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Avian Influenza in Humans

There are many different subtypes of type A influenza viruses. These subtypes differ because of changes in certain proteins on the surface of the influenza A virus, which includes hemagglutinin (HA) and neuraminidase (NA) proteins.
There are 16 known HA subtypes and 9 known NA subtypes of influenza A viruses. Many different combinations of HA and NA proteins are possible. Each combination represents a different subtype, and all known subtypes of influenza A viruses can be found in birds.
Usually, the term "avian influenza virus" refers to influenza A viruses found chiefly in birds, but infections with these viruses can occur in humans. The risk from the disease is generally low in most people, because the viruses do not usually infect humans. However, confirmed cases of human infection from several subtypes of avian influenza infection have been reported since 1997.
Most cases of infection in humans have resulted from contact with infected poultry (domesticated chicken, ducks, and turkeys) or with surfaces contaminated with secretions/excretions from infected birds. The spread of the avian influenza virus from one ill person to another has been reported only rarely, and transmission has not been observed to continue beyond one person.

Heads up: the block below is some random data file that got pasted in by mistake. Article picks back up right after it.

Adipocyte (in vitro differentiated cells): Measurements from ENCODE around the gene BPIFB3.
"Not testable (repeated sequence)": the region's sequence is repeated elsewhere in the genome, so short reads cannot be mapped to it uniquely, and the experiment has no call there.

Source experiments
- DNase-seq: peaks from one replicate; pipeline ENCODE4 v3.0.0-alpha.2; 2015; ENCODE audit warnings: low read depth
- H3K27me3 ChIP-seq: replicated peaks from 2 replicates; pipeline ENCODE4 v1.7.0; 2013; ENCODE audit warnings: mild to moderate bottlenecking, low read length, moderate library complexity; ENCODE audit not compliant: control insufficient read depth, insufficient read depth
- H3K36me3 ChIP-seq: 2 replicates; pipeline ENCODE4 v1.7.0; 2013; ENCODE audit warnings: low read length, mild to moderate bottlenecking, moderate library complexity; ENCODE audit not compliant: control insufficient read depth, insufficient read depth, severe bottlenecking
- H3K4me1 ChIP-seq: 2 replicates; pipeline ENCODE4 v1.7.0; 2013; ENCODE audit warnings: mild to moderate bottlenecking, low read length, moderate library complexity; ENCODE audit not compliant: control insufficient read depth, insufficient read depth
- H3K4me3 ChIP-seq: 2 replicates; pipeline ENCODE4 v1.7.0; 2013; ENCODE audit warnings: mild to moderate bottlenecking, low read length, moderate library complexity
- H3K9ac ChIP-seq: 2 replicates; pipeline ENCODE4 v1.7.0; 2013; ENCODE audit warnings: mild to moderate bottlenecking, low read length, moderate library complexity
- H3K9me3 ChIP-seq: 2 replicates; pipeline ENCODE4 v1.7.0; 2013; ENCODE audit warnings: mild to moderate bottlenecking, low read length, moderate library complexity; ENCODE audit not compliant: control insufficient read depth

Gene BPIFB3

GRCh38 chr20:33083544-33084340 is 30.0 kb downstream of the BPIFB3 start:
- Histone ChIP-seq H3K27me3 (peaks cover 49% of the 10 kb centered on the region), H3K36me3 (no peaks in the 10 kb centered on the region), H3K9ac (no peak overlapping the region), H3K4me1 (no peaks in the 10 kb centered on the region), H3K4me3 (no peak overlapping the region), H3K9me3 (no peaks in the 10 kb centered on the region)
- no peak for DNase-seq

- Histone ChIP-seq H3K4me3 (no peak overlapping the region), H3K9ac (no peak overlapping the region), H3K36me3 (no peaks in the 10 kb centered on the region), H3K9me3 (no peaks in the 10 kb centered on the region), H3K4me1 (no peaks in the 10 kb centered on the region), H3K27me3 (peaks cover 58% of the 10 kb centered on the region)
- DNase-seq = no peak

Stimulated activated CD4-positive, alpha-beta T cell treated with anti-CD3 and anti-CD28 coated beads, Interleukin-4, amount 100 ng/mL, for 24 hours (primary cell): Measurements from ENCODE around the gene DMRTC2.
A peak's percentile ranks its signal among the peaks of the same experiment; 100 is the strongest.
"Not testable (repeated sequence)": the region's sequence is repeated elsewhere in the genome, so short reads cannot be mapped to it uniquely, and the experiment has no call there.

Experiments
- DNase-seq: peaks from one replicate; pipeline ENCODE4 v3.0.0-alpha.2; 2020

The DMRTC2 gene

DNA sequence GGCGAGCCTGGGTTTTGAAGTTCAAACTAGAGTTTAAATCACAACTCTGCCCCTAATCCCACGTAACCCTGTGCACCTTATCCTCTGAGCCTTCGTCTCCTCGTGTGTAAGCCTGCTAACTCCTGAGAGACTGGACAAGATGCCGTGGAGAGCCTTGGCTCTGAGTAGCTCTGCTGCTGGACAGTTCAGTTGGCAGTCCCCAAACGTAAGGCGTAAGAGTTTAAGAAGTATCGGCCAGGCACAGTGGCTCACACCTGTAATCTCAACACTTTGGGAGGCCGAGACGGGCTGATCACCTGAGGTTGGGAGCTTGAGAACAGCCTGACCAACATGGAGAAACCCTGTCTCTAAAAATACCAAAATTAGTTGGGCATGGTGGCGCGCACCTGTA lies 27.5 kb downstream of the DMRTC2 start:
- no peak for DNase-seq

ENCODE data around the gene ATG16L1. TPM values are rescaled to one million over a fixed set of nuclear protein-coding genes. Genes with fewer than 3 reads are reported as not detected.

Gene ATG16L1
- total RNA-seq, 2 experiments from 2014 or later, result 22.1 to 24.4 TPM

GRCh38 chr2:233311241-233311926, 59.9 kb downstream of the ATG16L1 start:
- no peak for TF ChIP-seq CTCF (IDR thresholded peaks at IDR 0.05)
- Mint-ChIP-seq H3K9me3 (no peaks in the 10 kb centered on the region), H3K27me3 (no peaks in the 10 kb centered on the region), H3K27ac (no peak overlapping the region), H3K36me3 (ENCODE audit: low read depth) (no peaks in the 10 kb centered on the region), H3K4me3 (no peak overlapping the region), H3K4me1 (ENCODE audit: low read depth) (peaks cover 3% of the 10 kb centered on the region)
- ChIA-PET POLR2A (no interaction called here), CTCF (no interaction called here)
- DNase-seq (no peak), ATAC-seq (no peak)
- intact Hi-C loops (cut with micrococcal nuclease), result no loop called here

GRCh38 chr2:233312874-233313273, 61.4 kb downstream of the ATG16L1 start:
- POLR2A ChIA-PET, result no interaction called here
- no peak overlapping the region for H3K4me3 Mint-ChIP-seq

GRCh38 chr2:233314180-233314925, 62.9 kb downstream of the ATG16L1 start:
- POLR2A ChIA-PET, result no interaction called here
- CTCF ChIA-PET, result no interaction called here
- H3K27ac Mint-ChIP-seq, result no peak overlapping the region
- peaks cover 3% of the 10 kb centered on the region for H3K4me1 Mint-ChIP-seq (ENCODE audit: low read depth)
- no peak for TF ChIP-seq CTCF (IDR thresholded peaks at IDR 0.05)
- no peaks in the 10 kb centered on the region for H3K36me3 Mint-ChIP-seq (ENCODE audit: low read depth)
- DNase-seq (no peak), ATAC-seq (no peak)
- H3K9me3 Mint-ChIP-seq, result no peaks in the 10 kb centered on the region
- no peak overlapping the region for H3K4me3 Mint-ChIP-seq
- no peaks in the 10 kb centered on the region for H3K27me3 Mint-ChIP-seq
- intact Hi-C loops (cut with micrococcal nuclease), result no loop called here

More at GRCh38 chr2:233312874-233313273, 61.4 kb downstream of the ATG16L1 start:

During an outbreak of avian influenza among poultry, there is a possible risk to people who have contact with infected birds or with surfaces that have been contaminated with secretions or excretions from infected birds. Avian influenza H5N1 in humans is currently limited and not a pandemic flu.
Human H5N1 influenza infection was first recognized in 1997, when this virus infected 18 people in Hong Kong, causing six deaths. Since 2003, more than 100 human H5N1 flu cases have been diagnosed in Thailand, Vietnam, Cambodia, Indonesia, and China. Of those cases, more than half have died as a result of avian influenza.
(Click Pandemic Flu for more information about flu pandemics.)
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Last reviewed by: Arthur Schoenstadt, MD
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